Sadiq Khan is the first Muslim mayor of London. His election is a milestone in UK politics that may well equal that of the first female Prime Minister. Like the Iron Lady, he was brought up by a working class family, if in somewhat humbler beginnings than hers. The Khans are Sunni-Pakistani immigrants to Tooting, and he is a shining example of the generational progression through education, integration and a combination of family and self-initiative.
No stranger to politics, Khan has been an active politician in his constituency since 2005, drifting in from his studies and career in law. Not only is his rise through the ranks significant to the UK, but he is the first Muslim mayor in any major Western capital.
London has always been a vibrant hub of different cultures. So it is nothing out of the blue, but still in spite of agitprop and an Islamophobic and scurrilous campaign by his opposition. As a Muslim, Khan deliberately sets up against the naysayers by using his experiences to defeat radicalisation and extremism. He hopes that his victories will inspire more Muslims to enter mainstream politics.
As Khan keeps emphasising, “there is no clash of civilisations between Islam and the West.”
Even most recently, he has managed to rise above the controversy of being declared by Donald Trump as an exception to the proposed blanket ban on Muslims into the United States. Khan simply diverted the attention and underlined that the issue is about more than him.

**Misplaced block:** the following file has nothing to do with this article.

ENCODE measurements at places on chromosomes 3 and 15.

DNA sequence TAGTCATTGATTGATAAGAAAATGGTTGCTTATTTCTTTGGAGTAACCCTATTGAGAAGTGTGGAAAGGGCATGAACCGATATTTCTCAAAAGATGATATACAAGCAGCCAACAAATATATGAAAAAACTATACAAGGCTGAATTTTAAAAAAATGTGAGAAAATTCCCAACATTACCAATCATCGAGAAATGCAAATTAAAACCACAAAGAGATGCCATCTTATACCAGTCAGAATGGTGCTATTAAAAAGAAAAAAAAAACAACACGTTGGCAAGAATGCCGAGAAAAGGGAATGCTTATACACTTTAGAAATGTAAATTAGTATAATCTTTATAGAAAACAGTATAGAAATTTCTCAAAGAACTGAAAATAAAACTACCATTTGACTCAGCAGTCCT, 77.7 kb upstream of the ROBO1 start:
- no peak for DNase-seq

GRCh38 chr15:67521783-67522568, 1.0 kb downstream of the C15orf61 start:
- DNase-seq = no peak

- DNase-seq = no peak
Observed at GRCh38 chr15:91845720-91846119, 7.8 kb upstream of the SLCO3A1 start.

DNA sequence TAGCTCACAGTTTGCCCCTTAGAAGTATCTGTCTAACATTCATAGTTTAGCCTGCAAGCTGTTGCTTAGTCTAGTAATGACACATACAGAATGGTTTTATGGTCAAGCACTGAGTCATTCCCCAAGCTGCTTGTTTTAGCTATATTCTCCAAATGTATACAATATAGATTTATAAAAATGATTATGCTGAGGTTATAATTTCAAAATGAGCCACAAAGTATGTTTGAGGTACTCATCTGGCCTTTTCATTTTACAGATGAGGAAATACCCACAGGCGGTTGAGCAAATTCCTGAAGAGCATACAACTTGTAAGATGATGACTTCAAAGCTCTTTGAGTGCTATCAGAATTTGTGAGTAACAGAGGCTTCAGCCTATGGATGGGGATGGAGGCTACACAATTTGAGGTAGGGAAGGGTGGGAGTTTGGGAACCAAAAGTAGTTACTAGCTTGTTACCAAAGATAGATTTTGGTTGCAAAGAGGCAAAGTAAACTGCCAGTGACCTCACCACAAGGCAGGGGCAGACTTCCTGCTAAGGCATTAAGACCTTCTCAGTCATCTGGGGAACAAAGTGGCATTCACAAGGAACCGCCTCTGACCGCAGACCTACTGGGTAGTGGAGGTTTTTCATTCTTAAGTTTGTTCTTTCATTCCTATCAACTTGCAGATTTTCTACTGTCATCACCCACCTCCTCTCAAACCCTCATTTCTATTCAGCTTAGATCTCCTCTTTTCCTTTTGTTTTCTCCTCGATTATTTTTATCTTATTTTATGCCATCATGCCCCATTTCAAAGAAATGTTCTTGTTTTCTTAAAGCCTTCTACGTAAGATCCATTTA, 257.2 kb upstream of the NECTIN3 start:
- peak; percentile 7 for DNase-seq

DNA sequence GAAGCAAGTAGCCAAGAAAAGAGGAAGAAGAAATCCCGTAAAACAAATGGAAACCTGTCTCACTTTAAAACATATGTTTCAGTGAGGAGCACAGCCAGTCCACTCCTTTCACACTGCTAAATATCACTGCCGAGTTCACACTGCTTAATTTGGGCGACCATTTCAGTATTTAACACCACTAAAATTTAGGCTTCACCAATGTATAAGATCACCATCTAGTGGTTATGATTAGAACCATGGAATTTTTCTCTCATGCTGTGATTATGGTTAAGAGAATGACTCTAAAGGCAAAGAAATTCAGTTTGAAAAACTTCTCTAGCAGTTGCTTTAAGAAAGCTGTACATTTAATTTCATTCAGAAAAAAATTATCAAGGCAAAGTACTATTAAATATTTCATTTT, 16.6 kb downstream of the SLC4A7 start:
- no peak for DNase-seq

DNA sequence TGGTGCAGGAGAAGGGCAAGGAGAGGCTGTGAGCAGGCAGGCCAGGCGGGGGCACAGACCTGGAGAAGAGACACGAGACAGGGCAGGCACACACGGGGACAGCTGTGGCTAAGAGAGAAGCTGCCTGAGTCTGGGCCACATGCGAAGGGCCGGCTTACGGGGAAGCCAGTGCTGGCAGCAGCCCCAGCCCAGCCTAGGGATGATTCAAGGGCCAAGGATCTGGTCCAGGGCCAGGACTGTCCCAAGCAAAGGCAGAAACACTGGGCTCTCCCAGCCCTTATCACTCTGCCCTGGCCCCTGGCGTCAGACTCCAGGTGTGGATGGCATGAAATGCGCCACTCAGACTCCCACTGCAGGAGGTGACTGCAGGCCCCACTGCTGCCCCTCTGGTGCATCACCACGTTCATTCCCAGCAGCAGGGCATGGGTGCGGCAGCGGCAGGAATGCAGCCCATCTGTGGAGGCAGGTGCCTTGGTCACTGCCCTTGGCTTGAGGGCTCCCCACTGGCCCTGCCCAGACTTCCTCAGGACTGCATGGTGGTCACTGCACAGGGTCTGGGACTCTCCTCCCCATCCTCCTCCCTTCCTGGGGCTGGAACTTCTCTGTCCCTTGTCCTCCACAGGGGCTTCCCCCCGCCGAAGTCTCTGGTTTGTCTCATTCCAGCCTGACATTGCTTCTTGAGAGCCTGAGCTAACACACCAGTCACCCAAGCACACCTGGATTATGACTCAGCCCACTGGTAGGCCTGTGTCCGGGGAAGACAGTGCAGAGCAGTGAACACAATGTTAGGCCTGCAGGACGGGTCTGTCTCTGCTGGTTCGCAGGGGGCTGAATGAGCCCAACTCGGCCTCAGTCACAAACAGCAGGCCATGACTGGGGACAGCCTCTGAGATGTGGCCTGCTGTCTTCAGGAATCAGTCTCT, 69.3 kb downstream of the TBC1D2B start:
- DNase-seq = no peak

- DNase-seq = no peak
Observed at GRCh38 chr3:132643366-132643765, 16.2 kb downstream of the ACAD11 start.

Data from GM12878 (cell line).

What intrigues me is that as a Labour politician he harks back to the party origins, claiming to not be in the pocket of big business or the financial side of London.
We will have to watch closely how he balances his background with the tensions of a populace from varied cultural origins. His depiction in the media will have a significant impact on the perception of him as a politician as well as of Sunni Muslims in general.
However, I reserve judgement till later in his elective term, as I do not wanna jump the gun, like I did with Blair, and receive kickback. Just look at how Tony Blair was elected in a wind of fresh hope that easily became a storm of backtracking on promises and poorly executed policies.
What I am hoping for in Germany, is that the media picks up their interest a little more on this seminal period in UK politics, and moves beyond the pages and airtime devoted to Brexit. Khan happens to be like me, pro-EU, believing that Brexit will be catastrophic for the city, and that remaining guarantees access to a 500 million strong EU market.
Both Brexit and Khan’s mayorship could be game changers, and the latter a force for an alternative perception of people of faith in a diverse global capital.